A mid layer is an important part of your hiking gear. It’s different than a coat or jacket because it should be made of lightweight, breathable material that can wick away sweat and moisture from your skin.
The most common materials are Polartec® Power Dry®, Polyester, Acrylic and Wool. The best one to use depends on the conditions you’ll be hiking in- if it’s cold out, you’ll want something warm like wool or polyester which will insulate heat closer to your body- but if it’s hot out, make sure to choose something thin so your body can cool down with each breath!
The best types of mid layer clothing for hiking can be a life saver. In the winter, you might need to put on another shirt or jacket under your coat that is windproof and water resistant. A fleece is perfect because it’s warm but also lightweight so it won’t make you overheat during strenuous activities such as uphill climbs.
In the summer months, when temperatures rise, a long sleeve t-shirt with an athletic tee underneath will work wonders for regulating your body temperature in hot weather without adding too much bulkiness to your outfit.
The Outer Layer
A windproof and water-resistant outer layer is an essential part of any hiking kit. This is because the weather has a way of changing quickly, especially when you’re out in the countryside – and being caught out without the proper jacket can mean hypothermia or even death.
If it’s dry, you may find that you want to remove the jacket first, but as it protects you from wind then you’d probably want to remove your Mid Layer instead, as a cold wind can bite through a fleece or top quickly. Obviously when you do this it’s best to find shelter first, as you’ll briefly be down to your base layer whilst you get sorted.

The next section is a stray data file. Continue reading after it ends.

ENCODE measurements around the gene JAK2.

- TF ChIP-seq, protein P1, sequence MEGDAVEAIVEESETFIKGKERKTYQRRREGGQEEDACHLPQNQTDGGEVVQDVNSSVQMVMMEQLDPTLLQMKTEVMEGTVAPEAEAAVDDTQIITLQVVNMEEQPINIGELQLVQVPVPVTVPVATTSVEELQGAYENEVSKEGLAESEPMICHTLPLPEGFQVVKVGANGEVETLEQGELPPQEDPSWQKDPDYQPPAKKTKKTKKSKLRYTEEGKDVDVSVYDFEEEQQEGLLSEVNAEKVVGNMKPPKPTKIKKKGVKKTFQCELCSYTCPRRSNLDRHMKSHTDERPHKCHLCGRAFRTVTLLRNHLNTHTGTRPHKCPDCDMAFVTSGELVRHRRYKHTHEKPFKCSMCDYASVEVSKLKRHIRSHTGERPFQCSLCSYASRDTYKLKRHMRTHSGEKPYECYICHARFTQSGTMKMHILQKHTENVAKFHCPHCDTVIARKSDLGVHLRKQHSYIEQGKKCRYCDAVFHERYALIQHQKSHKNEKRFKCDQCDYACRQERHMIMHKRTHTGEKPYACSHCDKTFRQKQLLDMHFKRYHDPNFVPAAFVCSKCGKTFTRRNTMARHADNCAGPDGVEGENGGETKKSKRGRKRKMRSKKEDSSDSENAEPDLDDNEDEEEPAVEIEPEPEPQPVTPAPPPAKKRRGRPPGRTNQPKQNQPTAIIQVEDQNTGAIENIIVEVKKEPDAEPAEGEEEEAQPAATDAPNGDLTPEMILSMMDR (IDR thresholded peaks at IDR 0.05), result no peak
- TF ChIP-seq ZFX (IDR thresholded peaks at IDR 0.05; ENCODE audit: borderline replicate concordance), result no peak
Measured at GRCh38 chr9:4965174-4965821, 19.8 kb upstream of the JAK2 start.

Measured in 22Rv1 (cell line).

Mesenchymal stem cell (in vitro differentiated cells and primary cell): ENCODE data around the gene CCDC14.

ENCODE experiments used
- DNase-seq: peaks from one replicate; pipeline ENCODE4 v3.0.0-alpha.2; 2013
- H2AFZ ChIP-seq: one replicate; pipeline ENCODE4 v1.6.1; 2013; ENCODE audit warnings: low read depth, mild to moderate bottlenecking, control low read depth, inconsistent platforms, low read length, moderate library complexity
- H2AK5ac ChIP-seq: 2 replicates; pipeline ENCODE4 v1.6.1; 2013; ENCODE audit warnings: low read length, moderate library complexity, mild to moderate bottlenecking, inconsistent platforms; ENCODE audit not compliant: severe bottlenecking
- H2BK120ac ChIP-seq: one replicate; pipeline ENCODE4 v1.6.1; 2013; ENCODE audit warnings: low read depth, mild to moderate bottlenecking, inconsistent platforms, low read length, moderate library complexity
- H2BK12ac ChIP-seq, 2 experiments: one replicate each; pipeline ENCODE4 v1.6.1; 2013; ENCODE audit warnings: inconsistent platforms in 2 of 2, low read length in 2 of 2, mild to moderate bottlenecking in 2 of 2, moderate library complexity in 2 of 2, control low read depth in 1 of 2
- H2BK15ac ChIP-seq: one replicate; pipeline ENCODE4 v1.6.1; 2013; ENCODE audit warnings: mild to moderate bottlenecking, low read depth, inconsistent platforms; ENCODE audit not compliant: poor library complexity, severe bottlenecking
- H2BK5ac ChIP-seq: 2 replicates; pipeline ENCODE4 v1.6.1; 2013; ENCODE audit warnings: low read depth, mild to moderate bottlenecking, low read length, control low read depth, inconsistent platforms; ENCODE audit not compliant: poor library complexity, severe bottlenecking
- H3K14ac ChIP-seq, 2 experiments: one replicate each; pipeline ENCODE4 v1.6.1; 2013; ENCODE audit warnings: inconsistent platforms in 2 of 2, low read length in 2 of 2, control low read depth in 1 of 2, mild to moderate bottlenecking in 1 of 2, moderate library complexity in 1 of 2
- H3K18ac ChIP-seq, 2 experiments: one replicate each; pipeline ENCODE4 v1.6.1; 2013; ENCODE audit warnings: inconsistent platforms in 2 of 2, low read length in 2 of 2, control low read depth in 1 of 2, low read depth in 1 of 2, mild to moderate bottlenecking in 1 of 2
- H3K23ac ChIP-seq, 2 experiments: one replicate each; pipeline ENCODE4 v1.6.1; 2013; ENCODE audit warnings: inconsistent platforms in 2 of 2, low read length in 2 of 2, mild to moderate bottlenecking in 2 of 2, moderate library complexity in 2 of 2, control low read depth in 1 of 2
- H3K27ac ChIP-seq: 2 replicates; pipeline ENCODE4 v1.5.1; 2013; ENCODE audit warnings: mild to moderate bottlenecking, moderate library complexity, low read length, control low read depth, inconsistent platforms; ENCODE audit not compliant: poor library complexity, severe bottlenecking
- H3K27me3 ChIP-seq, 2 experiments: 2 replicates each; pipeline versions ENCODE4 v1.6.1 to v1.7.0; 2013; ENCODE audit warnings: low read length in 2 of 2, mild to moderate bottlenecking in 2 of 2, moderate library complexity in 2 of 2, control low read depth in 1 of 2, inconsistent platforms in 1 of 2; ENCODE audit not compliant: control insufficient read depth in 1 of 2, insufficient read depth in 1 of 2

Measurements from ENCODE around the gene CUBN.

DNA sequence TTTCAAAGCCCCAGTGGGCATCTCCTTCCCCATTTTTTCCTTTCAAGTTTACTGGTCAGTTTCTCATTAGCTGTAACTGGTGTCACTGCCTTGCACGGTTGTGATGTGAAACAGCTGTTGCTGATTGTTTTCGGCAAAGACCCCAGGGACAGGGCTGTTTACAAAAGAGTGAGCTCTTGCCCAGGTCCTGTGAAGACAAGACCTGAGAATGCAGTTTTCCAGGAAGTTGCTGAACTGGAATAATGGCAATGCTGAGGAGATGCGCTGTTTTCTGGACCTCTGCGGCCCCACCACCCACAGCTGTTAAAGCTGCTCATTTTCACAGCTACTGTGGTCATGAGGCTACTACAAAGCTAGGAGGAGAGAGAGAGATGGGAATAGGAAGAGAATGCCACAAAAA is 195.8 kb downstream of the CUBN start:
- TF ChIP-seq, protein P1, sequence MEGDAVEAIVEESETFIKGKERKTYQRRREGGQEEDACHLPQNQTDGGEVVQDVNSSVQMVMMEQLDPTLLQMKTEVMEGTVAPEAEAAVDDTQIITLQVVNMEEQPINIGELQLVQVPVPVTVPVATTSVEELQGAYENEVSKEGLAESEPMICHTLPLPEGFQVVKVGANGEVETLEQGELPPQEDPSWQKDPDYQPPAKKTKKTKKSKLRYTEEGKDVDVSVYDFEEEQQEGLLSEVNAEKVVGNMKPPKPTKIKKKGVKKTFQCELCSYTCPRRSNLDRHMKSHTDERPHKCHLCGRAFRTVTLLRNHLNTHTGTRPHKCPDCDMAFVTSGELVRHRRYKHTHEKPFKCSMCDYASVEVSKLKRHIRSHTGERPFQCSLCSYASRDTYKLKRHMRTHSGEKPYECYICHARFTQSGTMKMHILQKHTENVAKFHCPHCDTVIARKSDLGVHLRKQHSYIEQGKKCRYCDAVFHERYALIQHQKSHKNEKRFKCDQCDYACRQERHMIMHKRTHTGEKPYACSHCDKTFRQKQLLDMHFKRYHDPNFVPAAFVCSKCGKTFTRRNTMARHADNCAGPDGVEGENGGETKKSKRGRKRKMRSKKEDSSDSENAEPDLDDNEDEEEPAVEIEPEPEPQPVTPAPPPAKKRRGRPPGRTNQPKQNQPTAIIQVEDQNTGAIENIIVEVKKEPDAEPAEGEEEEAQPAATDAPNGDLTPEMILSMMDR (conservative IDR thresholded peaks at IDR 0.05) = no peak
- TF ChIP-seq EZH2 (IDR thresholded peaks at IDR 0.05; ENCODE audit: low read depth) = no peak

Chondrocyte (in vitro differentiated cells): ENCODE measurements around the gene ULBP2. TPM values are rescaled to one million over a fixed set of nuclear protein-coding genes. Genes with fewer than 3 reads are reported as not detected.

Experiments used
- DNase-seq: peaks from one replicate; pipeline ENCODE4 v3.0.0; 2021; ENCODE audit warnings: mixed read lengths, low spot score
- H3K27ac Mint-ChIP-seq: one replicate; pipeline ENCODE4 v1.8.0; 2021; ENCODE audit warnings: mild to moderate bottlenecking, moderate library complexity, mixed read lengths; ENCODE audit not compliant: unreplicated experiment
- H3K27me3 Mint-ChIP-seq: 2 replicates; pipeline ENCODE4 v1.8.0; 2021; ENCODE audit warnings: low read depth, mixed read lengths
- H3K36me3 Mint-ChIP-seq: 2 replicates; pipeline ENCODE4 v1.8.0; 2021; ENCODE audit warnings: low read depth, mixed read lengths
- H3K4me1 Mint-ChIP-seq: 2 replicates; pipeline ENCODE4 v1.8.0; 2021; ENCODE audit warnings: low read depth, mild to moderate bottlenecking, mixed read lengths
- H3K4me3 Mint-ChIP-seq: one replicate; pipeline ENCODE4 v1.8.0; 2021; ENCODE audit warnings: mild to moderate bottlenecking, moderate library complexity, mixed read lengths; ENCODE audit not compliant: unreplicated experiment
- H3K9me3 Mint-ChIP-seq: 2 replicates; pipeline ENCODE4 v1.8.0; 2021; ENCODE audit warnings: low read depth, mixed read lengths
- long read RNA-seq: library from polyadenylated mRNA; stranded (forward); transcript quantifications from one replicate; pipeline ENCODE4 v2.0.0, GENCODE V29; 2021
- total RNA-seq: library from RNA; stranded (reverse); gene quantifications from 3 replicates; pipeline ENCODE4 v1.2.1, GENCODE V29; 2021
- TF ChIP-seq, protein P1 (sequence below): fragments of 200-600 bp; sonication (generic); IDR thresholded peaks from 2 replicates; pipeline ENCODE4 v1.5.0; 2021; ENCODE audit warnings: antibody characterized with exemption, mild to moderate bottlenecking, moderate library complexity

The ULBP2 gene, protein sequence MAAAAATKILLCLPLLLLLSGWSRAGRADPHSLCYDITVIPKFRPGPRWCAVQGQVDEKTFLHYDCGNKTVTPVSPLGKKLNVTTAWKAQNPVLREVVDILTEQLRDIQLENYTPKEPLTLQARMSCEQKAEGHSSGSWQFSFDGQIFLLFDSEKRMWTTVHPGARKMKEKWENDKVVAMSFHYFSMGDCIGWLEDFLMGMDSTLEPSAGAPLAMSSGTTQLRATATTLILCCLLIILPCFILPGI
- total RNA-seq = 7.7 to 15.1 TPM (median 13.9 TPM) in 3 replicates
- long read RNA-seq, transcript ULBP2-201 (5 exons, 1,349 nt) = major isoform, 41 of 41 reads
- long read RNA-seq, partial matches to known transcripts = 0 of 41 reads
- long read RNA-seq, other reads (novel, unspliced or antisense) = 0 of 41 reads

Other things to wear and do to keep warm when starting to walk
If it’s cold when you start walking then you would probably want to be wearing one or more of the following:
- A hat to keep your head and ears warm – if like me you are receding badly then this will assist greatly, but with lots of heat escaping from your head it’s wise for everybody to have a hat close by when setting out on your hike.
- Gloves – I find gloves are pretty essential in colder weather, but they will also probably be the first things to be removed too. Ideally they will have long cuffs so that you can tuck them under your sleeve cuffs and not expose your wrists to a biting wind.
- Scarf – personally I’m not a fan of scarves when hiking but they can come in handy to also protect your mouth as well as your neck if it’s freezing cold.
- Consider carrying a second Mid Layer in your rucksack in the most extreme of weathers. Better to be safe than sorry.
If it is cold and windy, the best thing to do when starting out is to keep your head down and walk as briskly as possible. That way you’ll soon get your heart pumping and generating heat, and with your head facing slightly in front of you the wind will have less effect on you.
Conclusion – How to keep warm at the start of a walk
As a new member of the hiking family you may well be wondering how to keep warm when winter comes, especially at the start of a walk. We’ve learned above how the layering system works, and how you can use this to start warm before you work up some heat and take off layers as required once you’ve really got your body pumping blood round itself.